EBR Metro Council rejects 24-hour misdemeanor jail proposal - WAFB 9 News Baton Rouge, Louisiana News, Weather, Sports

EBR Metro Council rejects 24-hour misdemeanor jail proposal

(Source: WAFB) (Source: WAFB)
(Source: WAFB) (Source: WAFB)
BATON ROUGE, LA (WAFB) -

In an effort to clear the more than 100,000 outstanding misdemeanor warrants currently clogging the court system, Baton Rouge officials to turn the city's jail into a temporary 24-hour misdemeanor jail using money set aside by law for that purpose. 

The proposal went before the East Baton Rouge Metro Council Wednesday. 

"It's not about getting people who have traffic tickets and just put them in jail. This is about multiple offenders having multiple times to come to court and just refuse to come to court," said District Attorney Hillar Moore. 

The misdemeanor jail is a system the city has used in the past as motivation for offenders to make their court appearance and clear up outstanding warrants. Offenders are brought in either voluntarily or through a round-up. 

City officials say the system also keeps the lower level offenders separate from the larger prison population. Right now, the city jail is only open during normal business hours. If a misdemeanor occurs after hours, the person charged is sent to parish prison. 

"It gets them out of the system much quicker," said Councilman Trae Welch.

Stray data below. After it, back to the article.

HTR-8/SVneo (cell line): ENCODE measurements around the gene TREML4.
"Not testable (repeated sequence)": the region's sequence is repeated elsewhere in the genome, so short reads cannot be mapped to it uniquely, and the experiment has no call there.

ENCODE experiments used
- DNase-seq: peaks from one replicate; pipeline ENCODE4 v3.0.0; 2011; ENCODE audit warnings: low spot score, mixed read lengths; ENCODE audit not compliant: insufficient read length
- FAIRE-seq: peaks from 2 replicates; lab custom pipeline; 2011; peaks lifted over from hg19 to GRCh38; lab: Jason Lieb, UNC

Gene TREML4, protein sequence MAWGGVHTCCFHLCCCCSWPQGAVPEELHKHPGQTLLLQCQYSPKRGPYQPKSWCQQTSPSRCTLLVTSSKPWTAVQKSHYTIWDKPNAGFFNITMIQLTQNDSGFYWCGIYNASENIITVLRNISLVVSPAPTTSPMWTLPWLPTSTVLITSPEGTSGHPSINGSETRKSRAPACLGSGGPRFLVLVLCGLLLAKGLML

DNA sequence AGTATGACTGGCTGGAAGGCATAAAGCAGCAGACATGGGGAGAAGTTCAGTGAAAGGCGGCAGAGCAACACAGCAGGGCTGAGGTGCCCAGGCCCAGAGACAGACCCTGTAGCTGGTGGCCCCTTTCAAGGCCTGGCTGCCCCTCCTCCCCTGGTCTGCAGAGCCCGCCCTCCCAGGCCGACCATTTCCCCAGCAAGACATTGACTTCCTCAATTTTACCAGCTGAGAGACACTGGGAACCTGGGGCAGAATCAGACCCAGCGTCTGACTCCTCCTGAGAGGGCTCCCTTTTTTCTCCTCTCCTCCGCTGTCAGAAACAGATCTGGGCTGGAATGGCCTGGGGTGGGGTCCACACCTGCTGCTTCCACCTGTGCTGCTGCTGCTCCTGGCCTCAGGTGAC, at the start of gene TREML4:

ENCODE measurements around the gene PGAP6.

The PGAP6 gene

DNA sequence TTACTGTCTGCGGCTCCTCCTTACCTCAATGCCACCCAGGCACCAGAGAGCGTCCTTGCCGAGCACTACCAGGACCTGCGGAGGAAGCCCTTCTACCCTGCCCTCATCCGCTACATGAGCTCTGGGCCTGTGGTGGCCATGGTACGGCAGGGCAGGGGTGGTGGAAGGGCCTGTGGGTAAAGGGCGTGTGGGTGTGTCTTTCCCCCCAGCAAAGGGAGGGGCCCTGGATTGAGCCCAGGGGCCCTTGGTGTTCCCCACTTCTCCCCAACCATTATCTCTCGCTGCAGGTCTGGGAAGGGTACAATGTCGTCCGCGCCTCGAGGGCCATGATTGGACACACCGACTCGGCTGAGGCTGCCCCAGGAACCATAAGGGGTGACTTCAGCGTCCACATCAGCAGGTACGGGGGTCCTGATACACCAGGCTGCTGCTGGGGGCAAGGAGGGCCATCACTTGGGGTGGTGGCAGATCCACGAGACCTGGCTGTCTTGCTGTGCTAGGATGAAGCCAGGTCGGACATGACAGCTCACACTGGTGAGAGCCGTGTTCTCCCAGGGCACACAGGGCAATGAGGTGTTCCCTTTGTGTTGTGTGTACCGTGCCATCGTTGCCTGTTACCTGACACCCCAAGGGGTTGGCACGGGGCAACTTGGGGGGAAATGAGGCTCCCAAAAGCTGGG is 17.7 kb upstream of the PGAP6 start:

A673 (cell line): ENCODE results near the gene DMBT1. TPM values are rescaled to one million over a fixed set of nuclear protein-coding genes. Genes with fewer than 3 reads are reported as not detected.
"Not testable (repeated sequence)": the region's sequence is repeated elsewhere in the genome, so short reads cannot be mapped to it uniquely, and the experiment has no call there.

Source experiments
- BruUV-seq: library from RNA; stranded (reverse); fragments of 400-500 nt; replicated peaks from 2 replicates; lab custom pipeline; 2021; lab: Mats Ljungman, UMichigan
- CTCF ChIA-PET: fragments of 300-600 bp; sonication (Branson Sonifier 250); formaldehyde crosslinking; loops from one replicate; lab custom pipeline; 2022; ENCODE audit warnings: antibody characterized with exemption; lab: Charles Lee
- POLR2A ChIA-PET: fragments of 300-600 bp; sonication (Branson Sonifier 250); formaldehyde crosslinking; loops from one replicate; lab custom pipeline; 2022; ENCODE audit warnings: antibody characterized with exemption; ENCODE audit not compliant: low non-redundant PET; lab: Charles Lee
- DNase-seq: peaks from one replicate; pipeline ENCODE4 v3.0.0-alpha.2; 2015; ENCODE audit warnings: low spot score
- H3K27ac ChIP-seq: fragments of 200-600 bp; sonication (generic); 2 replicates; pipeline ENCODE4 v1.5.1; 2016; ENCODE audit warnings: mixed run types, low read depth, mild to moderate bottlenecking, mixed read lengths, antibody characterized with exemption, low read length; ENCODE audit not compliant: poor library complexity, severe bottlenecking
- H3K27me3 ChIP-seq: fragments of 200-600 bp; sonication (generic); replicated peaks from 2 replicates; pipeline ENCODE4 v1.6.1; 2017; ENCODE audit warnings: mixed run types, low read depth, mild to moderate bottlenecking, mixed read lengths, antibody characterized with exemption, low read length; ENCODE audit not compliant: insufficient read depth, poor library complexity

The proposal, supported just three years ago, sparked a fierce debate over incarceration rates, race and poverty. Opponents called the misdemeanor jail a debtor's prison, disproportionately affecting black residents. 

"Being poor should not be a crime. Being imprisoned for drinking in public, noise ordinances, driving with inspection sticker that's either expired or not visible, those are not good reason to imprison someone," said lawyer Ada Goodly. 

Supporters said the system is about accountability and facing consequences of breaking the law. Moore pointed to an LSU criminology study that showed crime rates dropped around the time previous misdemeanor jails were open. 

Ultimately, the proposal failed, only gaining support from council members Trae Welch, Joel Boe, Buddy Amoroso and Scott Wilson. 

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